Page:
The Four Key Performance Indicators of Customer Experience

You know customer service is important. Yes, you can compete on price and offer more features than your competitors. But to really build business, it all comes down to service. That’s what keeps customers coming back. Customer service is expensive, but losing customers and being forced to always attract new ones is even more costly.

If you agree with this—and most smart people business do—then you have probably realized something else: when it comes to costs, customer service can be a major sinkhole. You keep investing in creating a better customer experience, but your level of investment does not seem to bear any relationship to your outcomes.

How can this be? Why does investment in most business processes drive improved outcomes, but not in customer service?

A big part of the problem is that most businesses—even very small ones—take a fragmented, silo’ed approach to customer service and engagement. In fact, it’s almost inevitable that this is the case. Yes, delivering great customer service is a simple, straightforward idea. But getting a holistic view of how to really make it happen in your company? Not so simple. Today, most businesses have:

Multiple ways of delivering service, i.e. a web site, e-mail, social media as well as a traditional customer service center.
Various applications: pricing, order processing, scheduling.
Different people with different job functions, all pitching in.
The result is that customers can contact your business and get a different, inconsistent experience each and every time. Also everyone in the business looks at the customer service problem differently. The contact center manager is concerned with hold times or repeat calls. The customer service department is worried about complaints. Top management is worried about sales. Also, it’s easy to fall into the trap of measuring activities that really don’t have an impact on your business.

Where do you start? Boil things down to four key performance indicators (KPIs):

The level of customer satisfaction, interaction-by-interaction: Don’t make the mistake of thinking that you are meeting customer needs simply by being “multichannel.” It’s not about the channel. It’s about creating a great experience on every interaction, regardless of the channel. Start by looking at the interaction level and work up, rather than the channel level and working down. Look at metrics for the different communication channels to identify discrepancies.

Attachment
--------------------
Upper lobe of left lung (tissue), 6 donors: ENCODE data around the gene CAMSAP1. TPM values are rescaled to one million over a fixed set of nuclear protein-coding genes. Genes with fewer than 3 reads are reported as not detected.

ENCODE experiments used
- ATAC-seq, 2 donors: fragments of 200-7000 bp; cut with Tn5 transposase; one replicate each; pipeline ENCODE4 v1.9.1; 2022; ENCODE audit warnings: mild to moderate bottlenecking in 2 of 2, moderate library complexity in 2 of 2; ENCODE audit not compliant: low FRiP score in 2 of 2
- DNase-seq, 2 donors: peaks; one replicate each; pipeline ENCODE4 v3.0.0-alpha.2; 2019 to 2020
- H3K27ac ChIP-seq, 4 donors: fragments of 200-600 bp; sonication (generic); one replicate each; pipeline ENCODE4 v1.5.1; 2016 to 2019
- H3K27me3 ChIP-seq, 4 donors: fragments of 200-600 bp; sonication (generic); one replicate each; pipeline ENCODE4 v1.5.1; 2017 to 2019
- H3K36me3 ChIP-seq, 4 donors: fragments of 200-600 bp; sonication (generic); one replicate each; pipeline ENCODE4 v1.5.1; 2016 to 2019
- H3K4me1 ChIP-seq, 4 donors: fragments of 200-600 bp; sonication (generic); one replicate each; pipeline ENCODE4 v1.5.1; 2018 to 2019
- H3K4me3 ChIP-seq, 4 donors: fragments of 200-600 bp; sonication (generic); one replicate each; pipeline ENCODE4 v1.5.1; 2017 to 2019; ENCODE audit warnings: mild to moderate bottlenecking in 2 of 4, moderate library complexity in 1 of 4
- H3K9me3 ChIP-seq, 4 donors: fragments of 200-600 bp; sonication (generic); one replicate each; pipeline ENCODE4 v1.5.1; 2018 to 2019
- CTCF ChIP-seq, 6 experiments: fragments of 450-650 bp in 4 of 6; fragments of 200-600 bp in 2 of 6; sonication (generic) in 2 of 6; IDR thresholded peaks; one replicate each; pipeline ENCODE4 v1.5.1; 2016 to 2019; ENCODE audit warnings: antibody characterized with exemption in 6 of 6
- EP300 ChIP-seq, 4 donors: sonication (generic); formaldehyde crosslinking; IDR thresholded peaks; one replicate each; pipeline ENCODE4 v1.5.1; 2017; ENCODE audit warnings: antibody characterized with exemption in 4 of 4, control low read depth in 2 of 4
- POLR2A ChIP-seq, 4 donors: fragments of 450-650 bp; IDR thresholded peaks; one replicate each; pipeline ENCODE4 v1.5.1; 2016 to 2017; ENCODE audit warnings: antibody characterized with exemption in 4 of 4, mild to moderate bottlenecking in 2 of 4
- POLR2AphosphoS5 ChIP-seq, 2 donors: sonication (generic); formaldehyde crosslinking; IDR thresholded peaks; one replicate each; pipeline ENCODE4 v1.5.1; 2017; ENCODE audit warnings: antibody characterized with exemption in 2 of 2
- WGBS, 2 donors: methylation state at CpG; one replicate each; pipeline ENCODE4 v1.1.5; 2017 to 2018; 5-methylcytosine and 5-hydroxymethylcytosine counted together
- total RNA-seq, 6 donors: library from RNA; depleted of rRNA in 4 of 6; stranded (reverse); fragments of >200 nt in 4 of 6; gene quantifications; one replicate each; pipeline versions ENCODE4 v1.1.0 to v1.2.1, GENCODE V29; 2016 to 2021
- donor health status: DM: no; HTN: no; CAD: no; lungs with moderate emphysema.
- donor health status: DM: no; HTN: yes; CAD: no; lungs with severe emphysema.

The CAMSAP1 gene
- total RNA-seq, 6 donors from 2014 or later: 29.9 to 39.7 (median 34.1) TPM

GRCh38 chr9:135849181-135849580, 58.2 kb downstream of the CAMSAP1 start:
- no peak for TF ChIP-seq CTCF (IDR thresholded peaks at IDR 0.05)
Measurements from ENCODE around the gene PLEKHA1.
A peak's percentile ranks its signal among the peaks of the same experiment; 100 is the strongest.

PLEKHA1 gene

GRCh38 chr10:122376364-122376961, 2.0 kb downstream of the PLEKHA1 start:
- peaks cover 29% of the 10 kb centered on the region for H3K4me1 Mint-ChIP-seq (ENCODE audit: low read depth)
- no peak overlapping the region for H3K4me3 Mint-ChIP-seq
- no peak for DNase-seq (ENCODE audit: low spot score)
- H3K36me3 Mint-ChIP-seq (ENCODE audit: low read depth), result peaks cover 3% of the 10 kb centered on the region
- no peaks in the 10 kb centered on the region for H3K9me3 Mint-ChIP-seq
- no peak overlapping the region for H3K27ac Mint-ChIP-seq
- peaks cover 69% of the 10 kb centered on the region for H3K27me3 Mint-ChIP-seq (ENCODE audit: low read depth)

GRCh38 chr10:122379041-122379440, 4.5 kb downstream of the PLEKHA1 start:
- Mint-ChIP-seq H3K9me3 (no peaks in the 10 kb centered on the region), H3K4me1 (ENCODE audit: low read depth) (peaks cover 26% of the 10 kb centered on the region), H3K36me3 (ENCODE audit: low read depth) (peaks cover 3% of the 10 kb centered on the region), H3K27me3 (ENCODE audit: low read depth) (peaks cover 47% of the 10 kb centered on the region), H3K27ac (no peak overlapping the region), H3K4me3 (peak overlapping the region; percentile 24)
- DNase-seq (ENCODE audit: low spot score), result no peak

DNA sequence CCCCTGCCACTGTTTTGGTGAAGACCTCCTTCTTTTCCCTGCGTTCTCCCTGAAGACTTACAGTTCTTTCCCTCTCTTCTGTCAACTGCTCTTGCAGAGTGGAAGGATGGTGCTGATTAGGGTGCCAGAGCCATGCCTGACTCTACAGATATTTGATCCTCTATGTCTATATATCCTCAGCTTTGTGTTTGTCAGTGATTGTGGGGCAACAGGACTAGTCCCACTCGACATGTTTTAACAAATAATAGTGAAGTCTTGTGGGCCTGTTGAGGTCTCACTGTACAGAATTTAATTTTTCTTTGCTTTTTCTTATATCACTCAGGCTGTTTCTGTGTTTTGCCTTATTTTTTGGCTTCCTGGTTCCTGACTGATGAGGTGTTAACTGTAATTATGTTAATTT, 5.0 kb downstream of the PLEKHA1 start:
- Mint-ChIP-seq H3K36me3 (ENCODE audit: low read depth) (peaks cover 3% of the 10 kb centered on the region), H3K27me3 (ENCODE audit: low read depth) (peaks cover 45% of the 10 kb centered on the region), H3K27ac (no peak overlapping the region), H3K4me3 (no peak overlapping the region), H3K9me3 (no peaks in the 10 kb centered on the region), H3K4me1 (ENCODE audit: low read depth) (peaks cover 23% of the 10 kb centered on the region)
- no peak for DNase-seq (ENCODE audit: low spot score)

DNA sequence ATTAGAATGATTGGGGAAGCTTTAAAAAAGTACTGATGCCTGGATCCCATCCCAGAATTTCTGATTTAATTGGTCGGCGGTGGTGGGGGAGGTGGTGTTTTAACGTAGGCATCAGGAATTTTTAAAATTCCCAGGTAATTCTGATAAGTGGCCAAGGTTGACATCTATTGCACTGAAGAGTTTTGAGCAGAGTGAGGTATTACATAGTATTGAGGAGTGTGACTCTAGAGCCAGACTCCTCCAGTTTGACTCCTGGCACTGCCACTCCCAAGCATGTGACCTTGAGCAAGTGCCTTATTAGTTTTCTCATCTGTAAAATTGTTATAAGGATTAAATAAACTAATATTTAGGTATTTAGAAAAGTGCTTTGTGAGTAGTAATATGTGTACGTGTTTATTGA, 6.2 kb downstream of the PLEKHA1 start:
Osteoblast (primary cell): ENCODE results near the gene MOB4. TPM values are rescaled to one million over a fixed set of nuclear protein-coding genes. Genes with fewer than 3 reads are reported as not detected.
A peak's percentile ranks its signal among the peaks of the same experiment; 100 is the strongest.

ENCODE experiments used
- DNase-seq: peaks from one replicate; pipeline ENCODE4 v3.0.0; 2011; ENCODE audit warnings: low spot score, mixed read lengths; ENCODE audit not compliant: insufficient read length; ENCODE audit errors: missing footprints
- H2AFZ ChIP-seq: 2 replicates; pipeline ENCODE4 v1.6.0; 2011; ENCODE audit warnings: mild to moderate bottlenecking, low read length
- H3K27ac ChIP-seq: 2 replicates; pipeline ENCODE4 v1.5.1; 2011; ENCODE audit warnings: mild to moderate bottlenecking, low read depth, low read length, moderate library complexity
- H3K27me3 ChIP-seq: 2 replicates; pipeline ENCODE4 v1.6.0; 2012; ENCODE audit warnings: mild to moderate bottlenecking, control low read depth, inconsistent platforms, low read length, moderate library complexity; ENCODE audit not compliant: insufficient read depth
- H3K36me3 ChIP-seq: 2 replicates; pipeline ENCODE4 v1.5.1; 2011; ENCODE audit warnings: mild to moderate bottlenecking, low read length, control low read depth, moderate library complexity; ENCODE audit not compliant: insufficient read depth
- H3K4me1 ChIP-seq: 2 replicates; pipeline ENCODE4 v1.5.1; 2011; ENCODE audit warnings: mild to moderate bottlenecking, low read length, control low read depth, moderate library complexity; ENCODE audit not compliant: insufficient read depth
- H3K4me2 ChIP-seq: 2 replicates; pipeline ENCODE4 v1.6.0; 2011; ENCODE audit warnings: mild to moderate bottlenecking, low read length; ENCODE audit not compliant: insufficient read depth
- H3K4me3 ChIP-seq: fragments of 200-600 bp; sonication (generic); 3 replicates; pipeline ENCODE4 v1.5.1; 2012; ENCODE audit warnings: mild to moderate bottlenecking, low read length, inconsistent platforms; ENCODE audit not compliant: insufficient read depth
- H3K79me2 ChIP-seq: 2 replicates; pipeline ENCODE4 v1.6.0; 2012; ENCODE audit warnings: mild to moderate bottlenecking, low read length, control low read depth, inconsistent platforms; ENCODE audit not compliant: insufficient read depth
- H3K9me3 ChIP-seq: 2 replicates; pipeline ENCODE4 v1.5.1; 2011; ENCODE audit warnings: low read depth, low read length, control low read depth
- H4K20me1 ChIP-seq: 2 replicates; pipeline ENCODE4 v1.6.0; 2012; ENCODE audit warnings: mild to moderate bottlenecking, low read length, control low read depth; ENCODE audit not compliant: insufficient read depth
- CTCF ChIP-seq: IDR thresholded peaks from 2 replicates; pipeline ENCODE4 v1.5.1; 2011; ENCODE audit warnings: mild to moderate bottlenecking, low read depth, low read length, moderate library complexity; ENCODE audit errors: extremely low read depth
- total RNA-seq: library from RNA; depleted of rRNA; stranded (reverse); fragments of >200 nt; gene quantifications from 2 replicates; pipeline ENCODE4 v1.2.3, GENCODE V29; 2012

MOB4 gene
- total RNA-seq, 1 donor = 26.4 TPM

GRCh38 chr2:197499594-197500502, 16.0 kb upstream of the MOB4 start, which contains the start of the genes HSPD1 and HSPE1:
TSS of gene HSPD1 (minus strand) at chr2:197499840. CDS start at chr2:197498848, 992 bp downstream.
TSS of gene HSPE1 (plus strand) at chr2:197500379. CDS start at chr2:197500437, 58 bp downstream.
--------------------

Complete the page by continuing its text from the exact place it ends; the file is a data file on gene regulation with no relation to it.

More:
Cost of the interaction: it’s always amazing to discover how few companies really track the cost of their interactions. Overall data is not enough. To make judgments about what’s delivering value, and what’s not, you need to know your level of investment.
Revenue produced through the interaction: Service is a cost center. It also generates revenue, either indirectly by creating the basis for repeat business or directly through upselling and cross-selling. Find out what revenue you are getting.
How well does each interaction comply with company and (if appropriate) industry or governmental policies: You have standards and values as an organization. In addition to what your customers say and the actual dollars and cents of revenues and costs, establish some metrics of how each interaction measures up to the standards that you have set, or that are established for your industry.
Your overall goal is to compile a set of indicators that in effect make up a scorecard. It’s your starting point to reverse the trend of higher costs and declining customer satisfaction and profitability.

Interested in learning more about the challenge of delivering great customer experience without sacrificing profitability, get the Avaya Contact Center Consumer Preference eBook at